In August 2019, [biologist Alysson] Muotri’s group published a paper in Cell Stem Cell reporting the creation of human brain organoids that produced coordinated waves of activity, resembling those seen in premature babies. The waves continued for months before the team shut the experiment down.
This type of brain-wide, coordinated electrical activity is one of the properties of a conscious brain. The team’s finding led ethicists and scientists to raise a host of moral and philosophical questions about whether organoids should be allowed to reach this level of advanced development, whether ‘conscious’ organoids might be entitled to special treatment and rights not afforded to other clumps of cells and the possibility that consciousness could be created from scratch.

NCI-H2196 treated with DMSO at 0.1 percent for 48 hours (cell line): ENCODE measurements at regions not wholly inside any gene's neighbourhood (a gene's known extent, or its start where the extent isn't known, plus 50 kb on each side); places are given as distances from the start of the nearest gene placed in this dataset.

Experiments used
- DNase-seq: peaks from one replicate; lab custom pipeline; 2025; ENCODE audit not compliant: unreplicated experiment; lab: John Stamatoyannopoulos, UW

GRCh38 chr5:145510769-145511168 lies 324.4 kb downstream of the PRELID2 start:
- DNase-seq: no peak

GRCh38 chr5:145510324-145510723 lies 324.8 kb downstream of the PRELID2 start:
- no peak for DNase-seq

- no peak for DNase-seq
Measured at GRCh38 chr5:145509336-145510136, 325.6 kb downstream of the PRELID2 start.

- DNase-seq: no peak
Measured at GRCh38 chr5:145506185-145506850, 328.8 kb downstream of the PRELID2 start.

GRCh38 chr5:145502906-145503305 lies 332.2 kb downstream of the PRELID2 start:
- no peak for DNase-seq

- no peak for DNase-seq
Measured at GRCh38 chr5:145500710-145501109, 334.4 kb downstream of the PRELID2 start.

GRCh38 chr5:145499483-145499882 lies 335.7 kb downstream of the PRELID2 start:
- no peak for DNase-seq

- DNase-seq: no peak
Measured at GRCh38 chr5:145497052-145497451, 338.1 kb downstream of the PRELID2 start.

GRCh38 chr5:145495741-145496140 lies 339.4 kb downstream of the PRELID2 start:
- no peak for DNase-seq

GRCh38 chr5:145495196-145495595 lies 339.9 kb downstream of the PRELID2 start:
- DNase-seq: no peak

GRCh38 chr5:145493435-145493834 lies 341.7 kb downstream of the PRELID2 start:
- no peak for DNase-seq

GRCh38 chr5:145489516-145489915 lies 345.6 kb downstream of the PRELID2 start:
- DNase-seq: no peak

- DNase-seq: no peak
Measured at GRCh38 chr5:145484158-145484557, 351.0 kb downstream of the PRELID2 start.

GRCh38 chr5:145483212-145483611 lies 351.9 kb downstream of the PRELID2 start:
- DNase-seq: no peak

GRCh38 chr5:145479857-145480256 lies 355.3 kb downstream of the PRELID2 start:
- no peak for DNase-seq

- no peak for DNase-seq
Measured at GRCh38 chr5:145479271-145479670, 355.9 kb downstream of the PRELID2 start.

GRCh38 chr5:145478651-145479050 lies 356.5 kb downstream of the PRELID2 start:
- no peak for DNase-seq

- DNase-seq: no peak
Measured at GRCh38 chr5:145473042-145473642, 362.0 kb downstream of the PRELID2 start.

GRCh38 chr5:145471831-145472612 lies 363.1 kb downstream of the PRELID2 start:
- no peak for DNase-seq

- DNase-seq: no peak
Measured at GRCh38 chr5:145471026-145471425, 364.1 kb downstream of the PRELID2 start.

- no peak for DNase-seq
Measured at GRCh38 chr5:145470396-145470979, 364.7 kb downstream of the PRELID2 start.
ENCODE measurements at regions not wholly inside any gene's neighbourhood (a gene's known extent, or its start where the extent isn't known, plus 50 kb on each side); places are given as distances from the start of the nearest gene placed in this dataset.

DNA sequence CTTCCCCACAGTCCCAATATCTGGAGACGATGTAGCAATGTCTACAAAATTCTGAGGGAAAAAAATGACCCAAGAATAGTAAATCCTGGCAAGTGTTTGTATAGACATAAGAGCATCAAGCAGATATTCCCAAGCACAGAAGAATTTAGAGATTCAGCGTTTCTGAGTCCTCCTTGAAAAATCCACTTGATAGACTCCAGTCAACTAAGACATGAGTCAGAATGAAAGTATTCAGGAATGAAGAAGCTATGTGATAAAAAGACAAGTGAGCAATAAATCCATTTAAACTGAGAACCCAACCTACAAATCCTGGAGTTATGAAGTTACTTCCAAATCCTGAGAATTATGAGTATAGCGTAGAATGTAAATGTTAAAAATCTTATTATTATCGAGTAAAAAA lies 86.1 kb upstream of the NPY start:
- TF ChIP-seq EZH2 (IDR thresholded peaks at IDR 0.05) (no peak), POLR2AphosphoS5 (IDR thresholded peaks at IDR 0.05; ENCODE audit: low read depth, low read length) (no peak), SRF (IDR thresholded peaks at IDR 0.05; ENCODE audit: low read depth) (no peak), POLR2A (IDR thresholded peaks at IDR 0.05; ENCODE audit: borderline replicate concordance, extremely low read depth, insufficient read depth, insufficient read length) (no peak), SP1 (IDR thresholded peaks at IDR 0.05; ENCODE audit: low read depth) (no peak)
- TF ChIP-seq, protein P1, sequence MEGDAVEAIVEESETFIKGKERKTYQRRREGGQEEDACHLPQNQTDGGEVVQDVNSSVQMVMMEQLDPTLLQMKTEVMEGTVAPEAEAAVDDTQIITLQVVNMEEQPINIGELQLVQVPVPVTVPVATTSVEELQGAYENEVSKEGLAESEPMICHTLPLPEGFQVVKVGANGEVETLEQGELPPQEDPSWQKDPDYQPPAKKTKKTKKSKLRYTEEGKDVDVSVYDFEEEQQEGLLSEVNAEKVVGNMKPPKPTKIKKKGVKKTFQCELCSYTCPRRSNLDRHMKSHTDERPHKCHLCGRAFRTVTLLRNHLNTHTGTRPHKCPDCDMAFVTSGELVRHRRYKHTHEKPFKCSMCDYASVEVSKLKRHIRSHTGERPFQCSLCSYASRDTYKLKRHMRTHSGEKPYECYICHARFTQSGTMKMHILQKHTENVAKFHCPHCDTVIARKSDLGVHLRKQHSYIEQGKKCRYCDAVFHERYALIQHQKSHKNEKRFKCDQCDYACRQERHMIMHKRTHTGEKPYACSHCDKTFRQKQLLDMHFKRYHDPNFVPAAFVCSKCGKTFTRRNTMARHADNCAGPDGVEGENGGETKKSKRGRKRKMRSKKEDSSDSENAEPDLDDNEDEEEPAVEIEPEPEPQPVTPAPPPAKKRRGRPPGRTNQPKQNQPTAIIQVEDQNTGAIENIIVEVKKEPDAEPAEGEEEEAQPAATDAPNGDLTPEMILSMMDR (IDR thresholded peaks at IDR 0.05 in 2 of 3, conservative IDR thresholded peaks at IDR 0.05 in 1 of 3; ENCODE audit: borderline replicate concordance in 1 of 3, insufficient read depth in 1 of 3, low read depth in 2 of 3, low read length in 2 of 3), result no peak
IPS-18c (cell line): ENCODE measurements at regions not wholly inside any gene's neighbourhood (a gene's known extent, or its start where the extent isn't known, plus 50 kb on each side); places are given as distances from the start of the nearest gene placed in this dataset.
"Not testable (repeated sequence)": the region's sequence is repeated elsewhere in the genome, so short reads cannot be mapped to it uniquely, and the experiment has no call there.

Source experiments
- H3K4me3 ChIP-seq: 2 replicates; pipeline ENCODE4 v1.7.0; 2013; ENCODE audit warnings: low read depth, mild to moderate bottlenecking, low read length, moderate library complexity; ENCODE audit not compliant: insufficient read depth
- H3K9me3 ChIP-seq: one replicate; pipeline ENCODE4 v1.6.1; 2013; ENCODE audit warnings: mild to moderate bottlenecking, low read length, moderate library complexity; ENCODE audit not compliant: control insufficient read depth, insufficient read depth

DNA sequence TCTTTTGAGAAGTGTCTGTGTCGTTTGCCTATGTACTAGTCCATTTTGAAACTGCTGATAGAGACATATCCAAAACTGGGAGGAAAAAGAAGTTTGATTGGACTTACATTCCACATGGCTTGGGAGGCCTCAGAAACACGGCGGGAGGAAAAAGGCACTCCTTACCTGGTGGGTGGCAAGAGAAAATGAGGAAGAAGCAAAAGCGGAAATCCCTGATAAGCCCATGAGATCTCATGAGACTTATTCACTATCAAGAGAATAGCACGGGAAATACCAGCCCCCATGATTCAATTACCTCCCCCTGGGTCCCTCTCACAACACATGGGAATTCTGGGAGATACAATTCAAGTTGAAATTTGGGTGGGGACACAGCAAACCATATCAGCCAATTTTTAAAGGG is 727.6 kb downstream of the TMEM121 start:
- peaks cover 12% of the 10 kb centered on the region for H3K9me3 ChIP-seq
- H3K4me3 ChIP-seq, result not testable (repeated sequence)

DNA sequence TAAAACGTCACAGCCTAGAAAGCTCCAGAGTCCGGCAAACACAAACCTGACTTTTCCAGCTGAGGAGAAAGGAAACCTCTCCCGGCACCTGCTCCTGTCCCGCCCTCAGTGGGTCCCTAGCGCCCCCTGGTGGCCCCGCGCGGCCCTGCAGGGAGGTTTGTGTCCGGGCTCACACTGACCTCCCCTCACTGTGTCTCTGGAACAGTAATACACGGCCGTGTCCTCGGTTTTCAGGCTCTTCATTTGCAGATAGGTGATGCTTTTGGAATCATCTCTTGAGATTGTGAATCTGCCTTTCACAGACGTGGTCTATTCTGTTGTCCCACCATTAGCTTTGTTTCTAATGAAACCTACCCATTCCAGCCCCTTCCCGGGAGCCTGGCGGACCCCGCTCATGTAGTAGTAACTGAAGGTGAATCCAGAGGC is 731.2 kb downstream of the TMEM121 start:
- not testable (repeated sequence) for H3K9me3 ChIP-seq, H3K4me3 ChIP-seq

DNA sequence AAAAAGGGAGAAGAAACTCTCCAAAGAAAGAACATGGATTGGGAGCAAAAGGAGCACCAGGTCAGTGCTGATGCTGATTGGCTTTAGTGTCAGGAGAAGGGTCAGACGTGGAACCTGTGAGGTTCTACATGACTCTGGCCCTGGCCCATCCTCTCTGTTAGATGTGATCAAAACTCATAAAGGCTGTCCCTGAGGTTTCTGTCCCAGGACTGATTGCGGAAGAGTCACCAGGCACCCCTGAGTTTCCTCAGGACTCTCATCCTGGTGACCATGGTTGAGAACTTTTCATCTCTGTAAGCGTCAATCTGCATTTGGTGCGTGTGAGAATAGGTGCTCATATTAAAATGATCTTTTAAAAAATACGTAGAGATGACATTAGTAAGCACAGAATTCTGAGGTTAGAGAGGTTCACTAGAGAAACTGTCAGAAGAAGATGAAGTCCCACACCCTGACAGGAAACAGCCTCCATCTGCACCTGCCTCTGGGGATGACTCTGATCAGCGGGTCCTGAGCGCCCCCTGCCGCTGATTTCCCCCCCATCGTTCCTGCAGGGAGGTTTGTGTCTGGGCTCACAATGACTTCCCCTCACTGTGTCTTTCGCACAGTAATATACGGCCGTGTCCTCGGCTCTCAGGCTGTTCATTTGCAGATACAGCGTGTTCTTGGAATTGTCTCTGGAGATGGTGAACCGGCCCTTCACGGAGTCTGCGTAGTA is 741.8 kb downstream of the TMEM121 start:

Researchers are now calling for a set of guidelines, similar to those used in animal research, to guide the humane use of brain organoids and other experiments that could achieve consciousness. In June, the US National Academies of Sciences, Engineering, and Medicine began a study with the aim of outlining the potential legal and ethical issues associated with brain organoids and human–animal chimaeras.
The concerns over lab-grown brains have also highlighted a blind spot: neuroscientists have no agreed way to define and measure consciousness. Without a working definition, ethicists worry that it will be impossible to stop an experiment before it crosses a line.